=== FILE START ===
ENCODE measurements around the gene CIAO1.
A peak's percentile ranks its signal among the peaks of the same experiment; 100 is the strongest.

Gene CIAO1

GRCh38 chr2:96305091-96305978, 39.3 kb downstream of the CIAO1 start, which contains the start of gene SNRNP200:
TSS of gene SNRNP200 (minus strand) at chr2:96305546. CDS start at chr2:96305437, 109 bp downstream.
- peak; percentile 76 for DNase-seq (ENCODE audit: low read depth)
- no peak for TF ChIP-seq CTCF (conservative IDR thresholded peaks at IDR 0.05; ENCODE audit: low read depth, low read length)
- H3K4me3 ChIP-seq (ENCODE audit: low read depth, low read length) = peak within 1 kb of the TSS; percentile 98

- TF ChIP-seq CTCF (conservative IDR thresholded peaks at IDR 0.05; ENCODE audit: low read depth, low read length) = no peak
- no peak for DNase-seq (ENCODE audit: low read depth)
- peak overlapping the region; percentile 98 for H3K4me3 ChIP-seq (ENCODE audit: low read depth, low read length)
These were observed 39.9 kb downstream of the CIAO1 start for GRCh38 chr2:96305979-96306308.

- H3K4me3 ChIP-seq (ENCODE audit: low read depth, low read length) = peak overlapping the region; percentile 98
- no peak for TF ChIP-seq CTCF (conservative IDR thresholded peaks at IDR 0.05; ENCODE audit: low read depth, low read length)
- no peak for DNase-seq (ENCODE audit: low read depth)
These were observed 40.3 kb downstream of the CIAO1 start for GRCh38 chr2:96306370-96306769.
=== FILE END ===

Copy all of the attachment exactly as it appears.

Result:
ENCODE measurements around the gene CIAO1.
A peak's percentile ranks its signal among the peaks of the same experiment; 100 is the strongest.

Gene CIAO1

GRCh38 chr2:96305091-96305978, 39.3 kb downstream of the CIAO1 start, which contains the start of gene SNRNP200:
TSS of gene SNRNP200 (minus strand) at chr2:96305546. CDS start at chr2:96305437, 109 bp downstream.
- peak; percentile 76 for DNase-seq (ENCODE audit: low read depth)
- no peak for TF ChIP-seq CTCF (conservative IDR thresholded peaks at IDR 0.05; ENCODE audit: low read depth, low read length)
- H3K4me3 ChIP-seq (ENCODE audit: low read depth, low read length) = peak within 1 kb of the TSS; percentile 98

- TF ChIP-seq CTCF (conservative IDR thresholded peaks at IDR 0.05; ENCODE audit: low read depth, low read length) = no peak
- no peak for DNase-seq (ENCODE audit: low read depth)
- peak overlapping the region; percentile 98 for H3K4me3 ChIP-seq (ENCODE audit: low read depth, low read length)
These were observed 39.9 kb downstream of the CIAO1 start for GRCh38 chr2:96305979-96306308.

- H3K4me3 ChIP-seq (ENCODE audit: low read depth, low read length) = peak overlapping the region; percentile 98
- no peak for TF ChIP-seq CTCF (conservative IDR thresholded peaks at IDR 0.05; ENCODE audit: low read depth, low read length)
- no peak for DNase-seq (ENCODE audit: low read depth)
These were observed 40.3 kb downstream of the CIAO1 start for GRCh38 chr2:96306370-96306769.